The Michigan left has been the talk of Three Rivers in recent months with structural changes to US 131 pleasing some and agitating others. The Michigan Left is back in the news again this week but will likely only affect web traffic.
Andrew George, who campaigned for the St. Joseph County Commission in 2020 and occupies leadership positions with the Three Rivers Downtown Development Authority and Democratic Party of St. Joseph County, Michigan, will debut a new online talk show called “The Michigan Left” Wednesday.
“We plan to discuss progressive happenings all over Michigan, with a specific aim at rural communities — communities a lot like Three Rivers,” George said in an interview with Watershed Voice Monday.
“The name is even a comedic reference to the infamous ‘Michigan left turn.’ We want to focus on communities currently going right, politically, but are ready to make that U-turn and start going left. I came up with the idea after my very long campaign recently for St. Joseph County Commission. Recognizing the change in how we receive our information, due to COVID, I thought now was the perfect time to launch ‘The Michigan Left.’”
The Three Rivers native said there are three overarching goals to the show; “Shine a light on progressive candidates and issues in rural communities in Michigan,” bring unity to the progressive movement “as many identify as a progressive, but not necessarily as a Democrat,” and lastly to “push president-elect Joe Biden and other elected officials to adopt meaningful progressive values.”
George said his experience running for county commission played a pivotal role in his decision to launch “The Michigan Left.”
“Honestly, I went through the struggle of running a progressive campaign in a rural community. I learned a lot,” he said. “One thing I learned was that there are progressives all over Michigan, even in the smaller communities. While I was pleasantly surprised by the support I received from the community, I found it difficult to attract the support of larger statewide figures and political action committees (PACs) or to even be taken seriously by some of them.”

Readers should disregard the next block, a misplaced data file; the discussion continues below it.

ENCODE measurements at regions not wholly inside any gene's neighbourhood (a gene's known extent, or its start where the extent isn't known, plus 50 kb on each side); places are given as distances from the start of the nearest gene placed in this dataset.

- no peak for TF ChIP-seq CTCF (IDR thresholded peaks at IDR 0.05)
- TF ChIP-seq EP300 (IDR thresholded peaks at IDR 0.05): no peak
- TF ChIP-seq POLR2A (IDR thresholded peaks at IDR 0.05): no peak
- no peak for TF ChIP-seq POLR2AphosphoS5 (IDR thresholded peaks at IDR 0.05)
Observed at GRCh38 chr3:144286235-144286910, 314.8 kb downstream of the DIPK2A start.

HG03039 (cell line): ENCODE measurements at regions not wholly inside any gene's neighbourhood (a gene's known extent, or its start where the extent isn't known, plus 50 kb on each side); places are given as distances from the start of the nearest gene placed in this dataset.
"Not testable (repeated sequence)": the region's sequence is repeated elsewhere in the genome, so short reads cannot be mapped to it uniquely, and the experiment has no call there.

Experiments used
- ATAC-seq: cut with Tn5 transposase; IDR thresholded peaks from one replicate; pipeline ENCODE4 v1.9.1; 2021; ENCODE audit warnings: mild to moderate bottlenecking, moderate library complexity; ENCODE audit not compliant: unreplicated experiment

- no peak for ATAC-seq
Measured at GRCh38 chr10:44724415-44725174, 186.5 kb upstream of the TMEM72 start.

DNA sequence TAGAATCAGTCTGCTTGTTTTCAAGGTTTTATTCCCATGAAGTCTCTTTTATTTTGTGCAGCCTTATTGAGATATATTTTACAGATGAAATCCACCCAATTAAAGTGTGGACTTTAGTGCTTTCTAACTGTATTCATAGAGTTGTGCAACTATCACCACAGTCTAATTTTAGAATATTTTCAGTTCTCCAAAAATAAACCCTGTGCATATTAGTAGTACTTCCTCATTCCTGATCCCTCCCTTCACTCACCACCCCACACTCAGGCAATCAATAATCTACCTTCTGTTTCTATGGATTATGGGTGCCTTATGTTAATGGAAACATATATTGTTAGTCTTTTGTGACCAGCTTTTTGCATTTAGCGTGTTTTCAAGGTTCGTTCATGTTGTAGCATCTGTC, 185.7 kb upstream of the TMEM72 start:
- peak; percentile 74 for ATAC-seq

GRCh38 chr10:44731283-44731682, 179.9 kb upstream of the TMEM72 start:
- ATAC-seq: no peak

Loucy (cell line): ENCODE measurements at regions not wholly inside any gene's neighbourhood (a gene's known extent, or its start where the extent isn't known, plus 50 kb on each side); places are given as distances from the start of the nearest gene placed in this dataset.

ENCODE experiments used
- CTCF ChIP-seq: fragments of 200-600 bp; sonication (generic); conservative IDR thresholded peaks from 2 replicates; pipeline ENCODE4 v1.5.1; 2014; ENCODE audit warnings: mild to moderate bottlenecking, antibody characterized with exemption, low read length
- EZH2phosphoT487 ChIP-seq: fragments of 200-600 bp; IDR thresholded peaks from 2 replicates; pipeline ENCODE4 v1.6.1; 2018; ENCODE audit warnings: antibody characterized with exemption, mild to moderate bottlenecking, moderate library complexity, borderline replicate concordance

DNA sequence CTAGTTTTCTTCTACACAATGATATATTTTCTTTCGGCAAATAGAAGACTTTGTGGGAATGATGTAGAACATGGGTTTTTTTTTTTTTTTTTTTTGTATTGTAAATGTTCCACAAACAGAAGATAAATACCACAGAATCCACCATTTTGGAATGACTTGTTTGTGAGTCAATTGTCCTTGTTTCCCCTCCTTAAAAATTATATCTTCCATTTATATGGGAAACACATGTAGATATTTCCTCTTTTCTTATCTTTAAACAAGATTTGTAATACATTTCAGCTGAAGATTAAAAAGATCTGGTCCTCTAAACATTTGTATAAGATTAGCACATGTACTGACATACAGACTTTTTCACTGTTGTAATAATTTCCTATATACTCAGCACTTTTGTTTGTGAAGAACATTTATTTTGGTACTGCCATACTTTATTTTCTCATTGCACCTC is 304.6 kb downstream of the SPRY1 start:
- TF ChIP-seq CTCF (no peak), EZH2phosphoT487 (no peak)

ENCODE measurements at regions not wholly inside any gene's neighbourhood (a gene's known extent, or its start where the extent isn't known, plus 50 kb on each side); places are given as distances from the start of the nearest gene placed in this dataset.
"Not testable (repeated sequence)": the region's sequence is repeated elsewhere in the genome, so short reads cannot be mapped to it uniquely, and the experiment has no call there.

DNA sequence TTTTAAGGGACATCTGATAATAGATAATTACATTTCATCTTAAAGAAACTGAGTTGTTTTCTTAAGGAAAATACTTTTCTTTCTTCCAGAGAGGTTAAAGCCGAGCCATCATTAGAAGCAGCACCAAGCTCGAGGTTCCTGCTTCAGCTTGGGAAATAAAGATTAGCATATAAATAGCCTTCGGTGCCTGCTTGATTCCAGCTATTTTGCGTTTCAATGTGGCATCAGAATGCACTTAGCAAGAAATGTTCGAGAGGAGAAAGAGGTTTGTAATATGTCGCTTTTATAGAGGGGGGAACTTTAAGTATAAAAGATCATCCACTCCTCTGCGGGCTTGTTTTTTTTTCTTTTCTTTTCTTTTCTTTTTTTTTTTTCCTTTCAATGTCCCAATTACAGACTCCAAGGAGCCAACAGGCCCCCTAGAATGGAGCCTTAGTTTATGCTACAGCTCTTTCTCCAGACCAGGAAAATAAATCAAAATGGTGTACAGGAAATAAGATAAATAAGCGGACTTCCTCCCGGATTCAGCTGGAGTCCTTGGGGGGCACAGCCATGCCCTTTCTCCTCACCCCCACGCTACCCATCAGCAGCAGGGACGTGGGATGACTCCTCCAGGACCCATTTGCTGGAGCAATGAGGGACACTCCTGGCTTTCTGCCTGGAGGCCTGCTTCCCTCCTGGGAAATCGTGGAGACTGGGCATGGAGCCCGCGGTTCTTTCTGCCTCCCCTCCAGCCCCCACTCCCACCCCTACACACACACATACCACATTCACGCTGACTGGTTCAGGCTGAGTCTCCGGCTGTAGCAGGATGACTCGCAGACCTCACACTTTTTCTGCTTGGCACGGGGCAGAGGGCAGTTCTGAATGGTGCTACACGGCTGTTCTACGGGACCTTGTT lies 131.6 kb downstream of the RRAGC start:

While George admittedly “did receive some great endorsements” from the likes of Gov. Gretchen Whitmer and others, it took a lot of work and he wants to make it easier for other like minded candidates running in his and other rural communities around the state.
“I hope to expand ‘The Michigan Left’ to become a PAC that supports candidates running similar campaigns to how mine was ran,” he said.
However, George doesn’t plan to just help others’ dreams come to fruition, as he still has aspirations of his own to run for public office.
“I will absolutely be running for office again. Though, I am not certain that it will be for county commission this time around.”
In The Michigan Left’s debut episode, which will air at 11 a.m. Wednesday morning on multiple online platforms, George plans to lay out the format of the show and talk to guests about a myriad of topics.
“We will jump right into the issues, including the Michigan election certification controversy, amongst many other things,” George said. “Later, we will have our very first guests on the show. Chairman Mike McCurdy and Vice-Chair Zahra Abbas of the Michigan Democratic Party Cannabis Caucus will join us virtually to discuss the case of Michael Thompson, a man currently serving a 40-60 year prison sentence in Michigan for selling 3 pounds of marijuana. Obviously, views have changed drastically in regards to marijuana, as well as many of our laws. Mike and Zahra are going to give us some insight on what they are currently doing to advocate for Mr. Thompson.”
George encourages viewers to get involved in local government, and to ask questions, whether it’s at a city commission meeting or starting with his show.
“We are just getting started and have huge plans, but we will heartedly ask any of our viewers to submit questions or issues they want to hear discussed to our Facebook page at www.facebook.com/MILeftPAC or by email at email@example.com. Also, if you have a guest you would really like to see on the show, feel free to let us know.”
Alek Haak-Frost is executive editor of Watershed Voice.